This is just ONE of numerous stories where the victims chose to water their own grass. I will add, and I hope this does not contradict my point, that they did sue those parties whom they felt were at fault for the loss of their children. The action of accountability in this instance, in my mind, is that they did not, to the best of my knowledge, throw in the towel and become bitter and hopeless about their loss. They did not use this tragic event as an excuse to lose their faith or give up on life completely. They went forward trying to re-create the life they loved in the best manner they knew how. They made an effort to replant their grass and water it accordingly.
Perhaps I can offer up a better illustration, and far less tragic, of what I’m trying to say. There are parts of my childhood that I do not believe were healthy for a child to have to experience. While I was not at fault for those circumstances, I would have been at fault for letting them define me or for allowing them to somehow excuse any poor decisions I made in my adulthood. Had I allowed myself to place the blame on my childhood misfortunes for all my wrong doings, I feel I would have been doing myself an injustice. Instead, I chose to seek help. Perhaps I sought it later than I should have, but I did nonetheless and I’m grateful for it. In attending counseling, I was able to make sense of the reality of my childhood. While there are parts that I still deem to have been unhealthy, I feel no benefit comes from blaming. I actually feel stronger having not placed blame.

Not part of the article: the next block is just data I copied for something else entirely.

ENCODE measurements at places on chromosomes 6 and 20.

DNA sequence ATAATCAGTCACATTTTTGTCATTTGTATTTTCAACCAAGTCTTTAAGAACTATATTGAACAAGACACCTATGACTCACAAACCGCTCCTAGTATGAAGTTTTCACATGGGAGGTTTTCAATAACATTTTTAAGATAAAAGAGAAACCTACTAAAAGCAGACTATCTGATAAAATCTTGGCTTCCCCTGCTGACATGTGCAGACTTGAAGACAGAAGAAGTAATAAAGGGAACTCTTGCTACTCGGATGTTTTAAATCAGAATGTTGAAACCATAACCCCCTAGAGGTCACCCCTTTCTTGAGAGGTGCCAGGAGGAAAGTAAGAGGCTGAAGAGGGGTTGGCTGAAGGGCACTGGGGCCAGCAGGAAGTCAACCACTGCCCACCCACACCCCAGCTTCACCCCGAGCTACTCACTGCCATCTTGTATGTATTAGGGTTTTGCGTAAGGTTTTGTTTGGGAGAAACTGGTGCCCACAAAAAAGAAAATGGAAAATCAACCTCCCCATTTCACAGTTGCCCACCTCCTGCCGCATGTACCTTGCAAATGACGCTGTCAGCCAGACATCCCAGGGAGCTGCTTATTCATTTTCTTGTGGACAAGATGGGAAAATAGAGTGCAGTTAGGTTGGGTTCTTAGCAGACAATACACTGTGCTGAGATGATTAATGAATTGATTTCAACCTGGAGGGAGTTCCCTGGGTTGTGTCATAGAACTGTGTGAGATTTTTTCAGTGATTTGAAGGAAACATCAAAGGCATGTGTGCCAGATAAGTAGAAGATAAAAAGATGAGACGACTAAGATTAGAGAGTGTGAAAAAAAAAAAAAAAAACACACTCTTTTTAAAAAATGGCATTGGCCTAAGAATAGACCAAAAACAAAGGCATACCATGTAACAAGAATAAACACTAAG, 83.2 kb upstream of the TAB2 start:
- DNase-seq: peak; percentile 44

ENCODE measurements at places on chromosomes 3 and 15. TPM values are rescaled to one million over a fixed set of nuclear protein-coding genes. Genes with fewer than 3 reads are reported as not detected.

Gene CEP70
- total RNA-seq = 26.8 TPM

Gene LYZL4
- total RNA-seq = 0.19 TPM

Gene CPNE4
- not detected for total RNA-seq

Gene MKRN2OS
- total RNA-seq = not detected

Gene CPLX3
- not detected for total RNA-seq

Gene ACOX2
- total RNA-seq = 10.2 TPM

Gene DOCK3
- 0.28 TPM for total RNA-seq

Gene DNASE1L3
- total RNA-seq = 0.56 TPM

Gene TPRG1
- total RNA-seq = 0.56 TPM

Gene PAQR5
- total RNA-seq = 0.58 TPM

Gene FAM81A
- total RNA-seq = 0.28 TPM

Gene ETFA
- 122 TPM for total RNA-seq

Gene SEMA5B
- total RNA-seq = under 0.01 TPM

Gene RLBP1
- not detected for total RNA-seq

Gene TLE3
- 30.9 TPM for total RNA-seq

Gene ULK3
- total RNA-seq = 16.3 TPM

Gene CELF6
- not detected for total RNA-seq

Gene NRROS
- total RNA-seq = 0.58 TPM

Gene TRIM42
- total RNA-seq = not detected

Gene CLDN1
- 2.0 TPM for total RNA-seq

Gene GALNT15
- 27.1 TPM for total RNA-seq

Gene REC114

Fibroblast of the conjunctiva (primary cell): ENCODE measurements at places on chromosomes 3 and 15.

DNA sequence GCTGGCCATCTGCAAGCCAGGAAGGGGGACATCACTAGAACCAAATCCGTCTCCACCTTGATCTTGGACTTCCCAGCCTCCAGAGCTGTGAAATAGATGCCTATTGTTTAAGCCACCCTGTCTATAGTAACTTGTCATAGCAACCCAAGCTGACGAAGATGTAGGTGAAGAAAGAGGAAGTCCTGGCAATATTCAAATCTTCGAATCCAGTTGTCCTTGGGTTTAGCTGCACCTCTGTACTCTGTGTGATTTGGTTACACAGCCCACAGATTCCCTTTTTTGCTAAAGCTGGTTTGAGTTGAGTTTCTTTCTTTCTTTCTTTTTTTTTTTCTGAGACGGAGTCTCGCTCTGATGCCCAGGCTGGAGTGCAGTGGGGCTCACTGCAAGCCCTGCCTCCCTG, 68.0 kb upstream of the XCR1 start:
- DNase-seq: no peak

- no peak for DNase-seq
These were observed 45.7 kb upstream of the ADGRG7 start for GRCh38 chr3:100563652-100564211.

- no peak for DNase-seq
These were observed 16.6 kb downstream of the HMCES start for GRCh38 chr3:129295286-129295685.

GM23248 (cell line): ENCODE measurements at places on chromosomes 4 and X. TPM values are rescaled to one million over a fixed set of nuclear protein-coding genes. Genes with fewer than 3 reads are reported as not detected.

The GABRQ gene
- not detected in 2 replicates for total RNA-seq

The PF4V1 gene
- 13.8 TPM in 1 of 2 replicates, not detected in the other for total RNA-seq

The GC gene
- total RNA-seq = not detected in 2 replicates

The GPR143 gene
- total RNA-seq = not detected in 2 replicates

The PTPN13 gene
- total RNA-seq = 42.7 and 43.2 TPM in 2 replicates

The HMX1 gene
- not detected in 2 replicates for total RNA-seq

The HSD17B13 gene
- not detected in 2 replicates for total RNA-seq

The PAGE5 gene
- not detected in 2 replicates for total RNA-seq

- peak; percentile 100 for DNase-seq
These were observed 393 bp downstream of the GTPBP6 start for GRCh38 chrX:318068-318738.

Obviously, my own story pales in comparison to the horrific one that the Coble family experienced. That’s not the point. The point is that we have two options in life when a trial, of any magnitude, hits us. We can choose to sit on our side and complain about our own lawn and feel resentment for the prettier (or perceived to be easier maintained) lawn on the other side or we can stand as proudly as possible and water our own lawn.
Whatever phase your “grass” is currently facing, it can become green again. It may take some replanting on your part or merely some watering, but it can be done. And, heck, if you find yourself in the fortunate circumstance of enjoying your own lush grass, perhaps shoot some water over to the other lawns that can use some refreshing. A little “water” goes a long way and how beautiful the world could be if we all enjoyed the blessings of green grass.